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Vitrification of organics-containing wastes

Description: A process for stabilizing organics-containing waste materials and recovery metals therefrom, and a waste glass product made according to the process are described. Vitrification of wastes such as organic ion exchange resins, electronic components and the like can be accomplished by mixing at least one transition metal oxide with the wastes, and, if needed, glass formers to compensate for a shortage of silicates or other glass formers in the wastes. The transition metal oxide increases the rate of oxidation of organic materials in the wastes to improve the composition of the glass-forming mixture: at low temperatures, the oxide catalyzes oxidation of a portion of the organics in the waste; at higher temperatures, the oxide dissolves and the resulting oxygen ions oxidize more of the organics; and at vitrification temperatures, the metal ions conduct oxygen into the melt to oxidize the remaining organics. In addition, the transition metal oxide buffers the redox potential of the glass melt so that metals such as Au, Pt, Ag, and Cu separate form the melt in the metallic state and can be recovered. After the metals are recovered, the remainder of the melt is allowed to cool and may subsequently be disposed of. The product has good leaching resistance and can be disposed of in an ordinary landfill, or, alternatively, used as a filler in materials such as concrete, asphalt, brick and tile.
Date: January 1, 1995
Creator: Bickford, Dennis F.
Partner: UNT Libraries Government Documents Department

Devitrification behavior of SRL defense waste glass

Description: Simulated SRL waste was prepared with compositions varying in iron and aluminum content. Two batches with similar composition were produced with different amounts of reducing agent added. Samples were isothermally heat treated and used to derive time-temperature-transformation diagrams. Supplementary samples were cooled in a manner programmed to simulate the cooling curves of production canisters. Less than 10% total devitrification occurs during normal processing. However, when waste glass 165 was purposely devitrified, up to 30 volume percent total spinel and acmite formed. Formation of these species had minor effect on leachability in MCC-1 and accelerated leach tests. 20 references, 4 figures, 2 tables.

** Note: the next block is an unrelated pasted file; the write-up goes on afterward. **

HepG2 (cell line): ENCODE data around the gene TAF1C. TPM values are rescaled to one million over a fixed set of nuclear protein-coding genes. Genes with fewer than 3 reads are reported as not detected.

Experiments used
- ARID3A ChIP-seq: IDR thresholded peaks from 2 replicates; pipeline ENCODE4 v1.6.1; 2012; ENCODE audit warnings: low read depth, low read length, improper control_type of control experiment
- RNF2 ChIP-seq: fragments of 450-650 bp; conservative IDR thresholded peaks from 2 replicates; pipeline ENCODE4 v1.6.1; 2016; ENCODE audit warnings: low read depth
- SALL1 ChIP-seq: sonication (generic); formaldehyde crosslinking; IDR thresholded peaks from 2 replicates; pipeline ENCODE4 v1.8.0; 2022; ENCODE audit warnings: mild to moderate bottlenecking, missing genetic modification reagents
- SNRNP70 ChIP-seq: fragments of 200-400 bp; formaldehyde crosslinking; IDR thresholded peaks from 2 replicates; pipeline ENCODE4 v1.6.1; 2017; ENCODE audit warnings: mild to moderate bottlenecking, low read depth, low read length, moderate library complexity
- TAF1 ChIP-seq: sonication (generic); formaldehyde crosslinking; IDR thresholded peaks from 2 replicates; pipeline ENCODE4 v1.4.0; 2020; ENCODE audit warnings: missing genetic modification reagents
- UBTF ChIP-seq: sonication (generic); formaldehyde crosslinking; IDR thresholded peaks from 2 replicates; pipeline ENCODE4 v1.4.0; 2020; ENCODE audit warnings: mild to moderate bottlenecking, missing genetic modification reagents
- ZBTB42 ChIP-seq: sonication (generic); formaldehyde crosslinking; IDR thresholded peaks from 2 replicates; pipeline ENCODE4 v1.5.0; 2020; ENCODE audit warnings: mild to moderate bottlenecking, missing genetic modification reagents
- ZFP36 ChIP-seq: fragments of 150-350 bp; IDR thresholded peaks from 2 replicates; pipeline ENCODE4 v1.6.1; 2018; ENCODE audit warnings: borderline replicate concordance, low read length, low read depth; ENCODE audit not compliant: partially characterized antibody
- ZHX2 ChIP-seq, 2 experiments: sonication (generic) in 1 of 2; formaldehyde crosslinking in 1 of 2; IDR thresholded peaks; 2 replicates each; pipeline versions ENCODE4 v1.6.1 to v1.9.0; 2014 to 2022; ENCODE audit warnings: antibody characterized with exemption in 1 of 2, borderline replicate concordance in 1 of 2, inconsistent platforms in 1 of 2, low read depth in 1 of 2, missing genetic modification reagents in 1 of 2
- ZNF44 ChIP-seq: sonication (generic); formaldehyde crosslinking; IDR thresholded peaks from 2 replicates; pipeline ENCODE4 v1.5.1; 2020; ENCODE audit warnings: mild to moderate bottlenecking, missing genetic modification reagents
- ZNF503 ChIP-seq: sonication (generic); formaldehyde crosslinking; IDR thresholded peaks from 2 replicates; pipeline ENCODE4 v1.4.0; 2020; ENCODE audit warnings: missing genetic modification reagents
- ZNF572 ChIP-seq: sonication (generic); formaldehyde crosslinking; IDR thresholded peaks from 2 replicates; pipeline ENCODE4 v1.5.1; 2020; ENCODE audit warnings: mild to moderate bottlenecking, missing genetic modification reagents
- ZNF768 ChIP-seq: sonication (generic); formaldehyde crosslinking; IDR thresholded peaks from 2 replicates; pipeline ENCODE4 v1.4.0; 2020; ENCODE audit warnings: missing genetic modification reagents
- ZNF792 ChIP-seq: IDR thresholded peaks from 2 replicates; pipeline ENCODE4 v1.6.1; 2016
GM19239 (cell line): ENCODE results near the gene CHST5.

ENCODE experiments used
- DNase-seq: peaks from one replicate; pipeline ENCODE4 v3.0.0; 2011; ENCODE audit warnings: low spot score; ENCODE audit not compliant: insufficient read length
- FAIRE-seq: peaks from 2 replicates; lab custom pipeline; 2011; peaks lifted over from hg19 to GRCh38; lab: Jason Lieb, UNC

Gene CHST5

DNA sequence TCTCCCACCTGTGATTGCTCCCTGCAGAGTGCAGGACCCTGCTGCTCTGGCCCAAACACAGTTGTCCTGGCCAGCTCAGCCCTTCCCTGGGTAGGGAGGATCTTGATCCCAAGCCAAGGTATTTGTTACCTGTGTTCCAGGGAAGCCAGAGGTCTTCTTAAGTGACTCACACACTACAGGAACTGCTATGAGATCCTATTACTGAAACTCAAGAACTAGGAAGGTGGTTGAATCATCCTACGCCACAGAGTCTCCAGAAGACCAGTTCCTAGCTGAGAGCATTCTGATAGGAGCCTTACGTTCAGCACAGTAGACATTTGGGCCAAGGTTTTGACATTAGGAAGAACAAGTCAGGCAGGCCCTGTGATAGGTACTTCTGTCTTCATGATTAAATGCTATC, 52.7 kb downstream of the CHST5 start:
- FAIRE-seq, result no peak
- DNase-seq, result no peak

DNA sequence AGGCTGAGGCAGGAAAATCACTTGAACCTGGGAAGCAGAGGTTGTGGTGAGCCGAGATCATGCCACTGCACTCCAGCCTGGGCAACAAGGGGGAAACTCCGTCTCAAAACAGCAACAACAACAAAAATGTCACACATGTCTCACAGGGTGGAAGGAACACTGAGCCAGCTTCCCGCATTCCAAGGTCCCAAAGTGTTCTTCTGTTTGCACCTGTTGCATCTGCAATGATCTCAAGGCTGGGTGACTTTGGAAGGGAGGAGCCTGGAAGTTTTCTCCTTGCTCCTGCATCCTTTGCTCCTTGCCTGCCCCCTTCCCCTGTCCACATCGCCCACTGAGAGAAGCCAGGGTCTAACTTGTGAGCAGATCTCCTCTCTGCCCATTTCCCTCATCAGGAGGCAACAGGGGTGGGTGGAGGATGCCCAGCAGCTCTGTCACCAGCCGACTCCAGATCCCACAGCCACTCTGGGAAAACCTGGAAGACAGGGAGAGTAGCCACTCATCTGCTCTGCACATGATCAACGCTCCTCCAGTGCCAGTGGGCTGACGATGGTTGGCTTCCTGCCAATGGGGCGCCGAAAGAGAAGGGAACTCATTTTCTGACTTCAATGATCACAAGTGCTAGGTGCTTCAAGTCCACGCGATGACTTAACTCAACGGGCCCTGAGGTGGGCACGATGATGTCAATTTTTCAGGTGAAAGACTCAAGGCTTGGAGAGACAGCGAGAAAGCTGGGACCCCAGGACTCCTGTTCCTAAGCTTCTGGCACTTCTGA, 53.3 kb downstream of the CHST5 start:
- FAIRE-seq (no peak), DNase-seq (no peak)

Date: November 1, 1983
Creator: Bickford, Dennis F. & Jantzen, Carol M.
Partner: UNT Libraries Government Documents Department

High-Level Waste Melter Study Report

Description: At the Hanford Site in Richland, Washington, the path to site cleanup involves vitrification of the majority of the wastes that currently reside in large underground tanks. A Joule-heated glass melter is the equipment of choice for vitrifying the high-level fraction of these wastes. Even though this technology has general national and international acceptance, opportunities may exist to improve or change the technology to reduce the enormous cost of accomplishing the mission of site cleanup. Consequently, the U.S. Department of Energy requested the staff of the Tanks Focus Area to review immobilization technologies, waste forms, and modifications to requirements for solidification of the high-level waste fraction at Hanford to determine what aspects could affect cost reductions with reasonable long-term risk. The results of this study are summarized in this report.
Date: July 13, 2001
Creator: Perez, Joseph M.; Bickford, Dennis F.; Day, Delbert E.; Kim, Dong-Sang; Lambert, Steven L.; Marra, Sharon L. et al.
Partner: UNT Libraries Government Documents Department

High-Level Waste Melter Study Report

Description: At the Hanford Site in Richland, Washington, the path to site cleanup involves vitrification of the majority of the wastes that currently reside in large underground tanks. A Joule-heated glass melter is the equipment of choice for vitrifying the high-level fraction of these wastes. Even though this technology has general national and international acceptance, opportunities may exist to improve or change the technology to reduce the enormous cost of accomplishing the mission of site cleanup. Consequently, the U.S. Department of Energy requested the staff of the Tanks Focus Area to review immobilization technologies, waste forms, and modifications to requirements for solidification of the high-level waste fraction at Hanford to determine what aspects could affect cost reductions with reasonable long-term risk. The results of this study are summarized in this report.
Date: July 13, 2001
Creator: Perez, Joseph M., Jr.; Bickford, Dennis F.; Day, Delbert E.; Kim, Dong-Sang; Lambert, Steven L.; Marra, Sharon L. et al.
Partner: UNT Libraries Government Documents Department